It seems likely that the Cicada Nora learned about in the future isn’t he Cicada Barry and friends have been battling all season. Rather, the “real” Cicada will be Grace, all grown up and homicidal.

I know Barry is a hero. And Grace is a little girl. Of course he’s going to try to save Grace. And odds are at least even that he’ll succeed. She is a little girl, after all. But after seeing her go all Children of the Corn in her mind? As a fan, I want Barry to succeed because I root for my hero. However, I wouldn’t hold it against the team if they took a page from Buffy the Vampire Slayer and decided to put a stake through her heart instead. It would certainly nip one problem in the bud.

And Barry isn’t entirely averse to the idea of nipping problems in the bud. He decides this episode that he’s going to give Cicada the cure. Now, there are questions of how much impact the cure would have, given that most of his threat comes from metatech than his own abilities. Putting those aside, however, Cisco and Caitlin agreed only two episodes ago not to give the cure to anyone who wasn’t willing. Barry wasn’t part of that pact, and he doesn’t seem particularly beholden to abide by it. Ethical quandaries aside, I can’t say I blame him.

“Any Future With You in It Is Gonna Be a Good One”

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As discussed above, Barry and Iris go into Nora’s mind in this episode. Some of the greatest highlights of the episode came there. Barry’s excitement at seeing the Flash Museum was a particular joy. But easily the most emotional moment came between Iris and Nora. After a half season of being led to believe that Iris would become a terrible mother after Barry’s disappearance, she – and the audience – finally get to see the truth. Nora’s memories of her as a harridan came from anger and bitterness, not reality. Iris is every bit as loving, as warm, as forgiving, and as understanding as a mom as she has been shown to be as a character to date.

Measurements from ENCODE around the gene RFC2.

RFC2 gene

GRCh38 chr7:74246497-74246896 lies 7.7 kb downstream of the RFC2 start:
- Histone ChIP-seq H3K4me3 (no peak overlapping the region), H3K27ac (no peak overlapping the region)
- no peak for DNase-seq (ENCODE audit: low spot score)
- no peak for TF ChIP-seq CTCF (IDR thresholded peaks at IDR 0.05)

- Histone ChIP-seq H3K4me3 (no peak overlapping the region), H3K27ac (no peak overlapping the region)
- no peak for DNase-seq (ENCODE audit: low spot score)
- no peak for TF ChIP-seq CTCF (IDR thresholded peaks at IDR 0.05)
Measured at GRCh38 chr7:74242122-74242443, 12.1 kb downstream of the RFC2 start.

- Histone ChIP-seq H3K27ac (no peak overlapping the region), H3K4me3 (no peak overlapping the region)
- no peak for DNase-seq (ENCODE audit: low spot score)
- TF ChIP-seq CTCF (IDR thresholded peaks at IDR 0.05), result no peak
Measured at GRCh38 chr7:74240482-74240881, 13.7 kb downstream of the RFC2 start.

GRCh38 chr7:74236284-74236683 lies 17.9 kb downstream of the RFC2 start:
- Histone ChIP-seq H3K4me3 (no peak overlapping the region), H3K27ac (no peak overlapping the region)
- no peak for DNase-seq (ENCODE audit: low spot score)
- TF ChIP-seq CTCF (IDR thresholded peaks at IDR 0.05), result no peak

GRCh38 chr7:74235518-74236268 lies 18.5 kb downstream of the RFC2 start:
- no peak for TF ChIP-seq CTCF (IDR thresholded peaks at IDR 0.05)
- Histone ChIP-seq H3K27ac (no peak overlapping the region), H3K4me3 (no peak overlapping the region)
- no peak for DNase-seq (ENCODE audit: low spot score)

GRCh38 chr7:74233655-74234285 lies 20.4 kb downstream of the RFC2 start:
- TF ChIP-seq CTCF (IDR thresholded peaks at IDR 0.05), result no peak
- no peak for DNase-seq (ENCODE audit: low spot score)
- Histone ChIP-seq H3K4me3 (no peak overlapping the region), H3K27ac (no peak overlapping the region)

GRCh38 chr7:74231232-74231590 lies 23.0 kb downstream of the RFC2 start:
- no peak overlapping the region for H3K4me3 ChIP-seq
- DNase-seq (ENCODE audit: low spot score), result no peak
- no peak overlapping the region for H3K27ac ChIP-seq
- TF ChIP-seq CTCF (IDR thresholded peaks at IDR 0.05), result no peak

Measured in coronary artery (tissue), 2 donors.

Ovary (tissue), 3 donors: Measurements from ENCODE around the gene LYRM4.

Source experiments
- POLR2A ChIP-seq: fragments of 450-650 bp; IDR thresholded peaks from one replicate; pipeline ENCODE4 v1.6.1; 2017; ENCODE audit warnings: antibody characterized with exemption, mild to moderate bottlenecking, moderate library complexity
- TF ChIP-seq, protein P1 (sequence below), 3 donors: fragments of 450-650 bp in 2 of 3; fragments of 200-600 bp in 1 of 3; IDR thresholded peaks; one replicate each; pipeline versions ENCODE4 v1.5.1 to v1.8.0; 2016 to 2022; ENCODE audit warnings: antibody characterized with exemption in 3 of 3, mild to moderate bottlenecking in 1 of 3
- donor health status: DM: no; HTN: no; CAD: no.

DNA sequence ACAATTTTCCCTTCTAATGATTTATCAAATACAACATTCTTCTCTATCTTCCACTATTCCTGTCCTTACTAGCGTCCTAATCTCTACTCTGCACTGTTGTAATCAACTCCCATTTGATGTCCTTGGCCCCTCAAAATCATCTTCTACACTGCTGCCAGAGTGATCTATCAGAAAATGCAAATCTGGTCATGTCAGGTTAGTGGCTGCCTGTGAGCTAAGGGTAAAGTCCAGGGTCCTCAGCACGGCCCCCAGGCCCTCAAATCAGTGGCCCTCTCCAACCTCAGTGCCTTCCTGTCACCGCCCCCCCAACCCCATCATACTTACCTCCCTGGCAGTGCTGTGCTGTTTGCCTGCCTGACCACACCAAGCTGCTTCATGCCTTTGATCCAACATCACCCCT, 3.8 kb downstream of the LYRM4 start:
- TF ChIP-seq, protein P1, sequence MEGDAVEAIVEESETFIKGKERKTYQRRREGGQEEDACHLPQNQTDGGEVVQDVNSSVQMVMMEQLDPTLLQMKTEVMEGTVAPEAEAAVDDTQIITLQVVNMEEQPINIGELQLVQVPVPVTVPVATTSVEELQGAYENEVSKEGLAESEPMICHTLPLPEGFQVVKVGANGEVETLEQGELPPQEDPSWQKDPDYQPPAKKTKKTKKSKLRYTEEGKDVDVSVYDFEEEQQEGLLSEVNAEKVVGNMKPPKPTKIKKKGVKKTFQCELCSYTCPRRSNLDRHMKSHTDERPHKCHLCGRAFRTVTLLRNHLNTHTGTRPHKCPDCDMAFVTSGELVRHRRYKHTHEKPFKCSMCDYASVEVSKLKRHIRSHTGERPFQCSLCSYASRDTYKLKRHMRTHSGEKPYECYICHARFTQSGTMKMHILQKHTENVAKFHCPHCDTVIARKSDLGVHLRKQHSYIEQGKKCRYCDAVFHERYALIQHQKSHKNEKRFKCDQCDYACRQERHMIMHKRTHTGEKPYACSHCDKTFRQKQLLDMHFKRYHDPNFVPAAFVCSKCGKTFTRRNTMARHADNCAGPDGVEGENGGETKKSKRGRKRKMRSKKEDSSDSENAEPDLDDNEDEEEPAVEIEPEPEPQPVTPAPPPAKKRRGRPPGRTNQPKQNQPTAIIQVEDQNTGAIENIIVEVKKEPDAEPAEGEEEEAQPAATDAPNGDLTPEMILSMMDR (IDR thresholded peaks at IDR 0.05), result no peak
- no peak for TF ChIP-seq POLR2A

I don’t know why anyone ever doubted it. Barry certainly didn’t.

If the real memory of Iris comforting her daughter in the future didn’t get you right in your feels, you need to talk to someone about your heart being missing. Not only was it the best scene of an otherwise very solid episode, but it was also the healthiest, most loving depiction of a mother/daughter relationship to date. And long overdue.

Married, With Child(ren)

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It’s been rather strange watching The Flash this season in a few respects. Barry and Iris weren’t even married a year when the show introduced their mid-twenties daughter from the future. It’s been lovely to see Barry and Iris learn how to be parents, even having to learn to do so with an adult. In focusing on the parental side of this relationship, however, the writers have almost completely lost track of the fact that these are two people who are young, in love, and have only been romantically involved for a handful of years. Westallen as parents has completely supplanted every other aspect of their romantic relationship, by and large, which makes me wonder of the writers…is everything okay with you guys? Some of you are married. Presumably some of you even have kids. Is there something you need to get off your chest?

See Also

Parenthood does change a dynamic of a relationship from two people to a number greater than two. Romantic date nights tend to be supplanted by late-night feedings and diapers and the day-to-day realities of keeping a tiny human with no concept of mortality alive. But that doesn’t mean that the parents are any less in love or any less eager to spend those romantic moments together. It generally means that they treasure the time they find to steal away for some romance all the more.

It is even more strange that the writers are writing Barry and Iris like a married couple too harried with diapers to find time alone together, given that Nora is roughly their age. Granted, she sometimes acts emotionally immature. But she’s hardly in diapers, and I’m willing to bet that Barry and Iris aren’t getting up four times a night to feed her a bottle. So if the writers honestly can’t imagine that two people who have loved each other for years and are still well in the midst of their honeymoon period would still make time for romance, even with another person over the age of 20 around…well, that hardly implies something positive about their own real-life relationships.